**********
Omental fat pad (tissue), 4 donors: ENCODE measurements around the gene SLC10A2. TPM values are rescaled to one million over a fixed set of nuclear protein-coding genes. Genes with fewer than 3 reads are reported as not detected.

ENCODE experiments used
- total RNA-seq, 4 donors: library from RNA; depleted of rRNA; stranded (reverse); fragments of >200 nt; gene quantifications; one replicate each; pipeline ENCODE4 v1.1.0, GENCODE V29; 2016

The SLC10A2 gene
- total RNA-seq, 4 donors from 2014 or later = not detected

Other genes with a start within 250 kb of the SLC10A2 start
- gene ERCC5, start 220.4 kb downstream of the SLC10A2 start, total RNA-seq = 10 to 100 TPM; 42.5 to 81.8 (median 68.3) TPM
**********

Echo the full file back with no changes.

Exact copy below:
Omental fat pad (tissue), 4 donors: ENCODE measurements around the gene SLC10A2. TPM values are rescaled to one million over a fixed set of nuclear protein-coding genes. Genes with fewer than 3 reads are reported as not detected.

ENCODE experiments used
- total RNA-seq, 4 donors: library from RNA; depleted of rRNA; stranded (reverse); fragments of >200 nt; gene quantifications; one replicate each; pipeline ENCODE4 v1.1.0, GENCODE V29; 2016

The SLC10A2 gene
- total RNA-seq, 4 donors from 2014 or later = not detected

Other genes with a start within 250 kb of the SLC10A2 start
- gene ERCC5, start 220.4 kb downstream of the SLC10A2 start, total RNA-seq = 10 to 100 TPM; 42.5 to 81.8 (median 68.3) TPM